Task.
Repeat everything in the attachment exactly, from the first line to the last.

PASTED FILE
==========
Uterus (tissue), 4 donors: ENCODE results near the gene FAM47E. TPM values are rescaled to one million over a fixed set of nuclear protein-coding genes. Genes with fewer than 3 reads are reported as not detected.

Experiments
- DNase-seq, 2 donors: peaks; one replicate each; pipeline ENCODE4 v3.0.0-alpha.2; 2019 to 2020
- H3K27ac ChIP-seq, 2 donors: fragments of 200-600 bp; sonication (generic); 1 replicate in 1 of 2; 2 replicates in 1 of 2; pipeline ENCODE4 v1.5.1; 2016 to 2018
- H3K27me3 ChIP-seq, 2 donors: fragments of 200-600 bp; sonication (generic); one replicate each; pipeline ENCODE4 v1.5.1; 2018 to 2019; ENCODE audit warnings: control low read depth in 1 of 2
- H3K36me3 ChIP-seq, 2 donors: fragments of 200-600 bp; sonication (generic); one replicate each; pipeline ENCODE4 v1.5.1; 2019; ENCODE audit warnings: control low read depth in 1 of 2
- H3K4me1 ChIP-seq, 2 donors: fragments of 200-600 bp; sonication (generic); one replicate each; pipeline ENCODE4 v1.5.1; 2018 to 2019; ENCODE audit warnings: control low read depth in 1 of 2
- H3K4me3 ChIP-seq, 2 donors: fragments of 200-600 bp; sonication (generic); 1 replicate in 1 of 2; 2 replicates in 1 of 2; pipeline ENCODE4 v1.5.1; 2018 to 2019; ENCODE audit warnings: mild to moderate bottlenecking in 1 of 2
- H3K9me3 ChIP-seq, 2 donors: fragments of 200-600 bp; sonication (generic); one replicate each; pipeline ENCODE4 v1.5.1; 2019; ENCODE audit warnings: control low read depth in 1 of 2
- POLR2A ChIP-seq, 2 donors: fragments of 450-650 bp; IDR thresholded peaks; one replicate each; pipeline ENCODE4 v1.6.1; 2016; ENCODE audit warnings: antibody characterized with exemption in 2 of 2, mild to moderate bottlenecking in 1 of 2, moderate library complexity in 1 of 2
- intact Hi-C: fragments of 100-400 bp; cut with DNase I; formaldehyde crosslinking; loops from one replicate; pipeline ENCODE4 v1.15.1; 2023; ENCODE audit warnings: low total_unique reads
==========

Uterus (tissue), 4 donors: ENCODE results near the gene FAM47E. TPM values are rescaled to one million over a fixed set of nuclear protein-coding genes. Genes with fewer than 3 reads are reported as not detected.

Experiments
- DNase-seq, 2 donors: peaks; one replicate each; pipeline ENCODE4 v3.0.0-alpha.2; 2019 to 2020
- H3K27ac ChIP-seq, 2 donors: fragments of 200-600 bp; sonication (generic); 1 replicate in 1 of 2; 2 replicates in 1 of 2; pipeline ENCODE4 v1.5.1; 2016 to 2018
- H3K27me3 ChIP-seq, 2 donors: fragments of 200-600 bp; sonication (generic); one replicate each; pipeline ENCODE4 v1.5.1; 2018 to 2019; ENCODE audit warnings: control low read depth in 1 of 2
- H3K36me3 ChIP-seq, 2 donors: fragments of 200-600 bp; sonication (generic); one replicate each; pipeline ENCODE4 v1.5.1; 2019; ENCODE audit warnings: control low read depth in 1 of 2
- H3K4me1 ChIP-seq, 2 donors: fragments of 200-600 bp; sonication (generic); one replicate each; pipeline ENCODE4 v1.5.1; 2018 to 2019; ENCODE audit warnings: control low read depth in 1 of 2
- H3K4me3 ChIP-seq, 2 donors: fragments of 200-600 bp; sonication (generic); 1 replicate in 1 of 2; 2 replicates in 1 of 2; pipeline ENCODE4 v1.5.1; 2018 to 2019; ENCODE audit warnings: mild to moderate bottlenecking in 1 of 2
- H3K9me3 ChIP-seq, 2 donors: fragments of 200-600 bp; sonication (generic); one replicate each; pipeline ENCODE4 v1.5.1; 2019; ENCODE audit warnings: control low read depth in 1 of 2
- POLR2A ChIP-seq, 2 donors: fragments of 450-650 bp; IDR thresholded peaks; one replicate each; pipeline ENCODE4 v1.6.1; 2016; ENCODE audit warnings: antibody characterized with exemption in 2 of 2, mild to moderate bottlenecking in 1 of 2, moderate library complexity in 1 of 2
- intact Hi-C: fragments of 100-400 bp; cut with DNase I; formaldehyde crosslinking; loops from one replicate; pipeline ENCODE4 v1.15.1; 2023; ENCODE audit warnings: low total_unique reads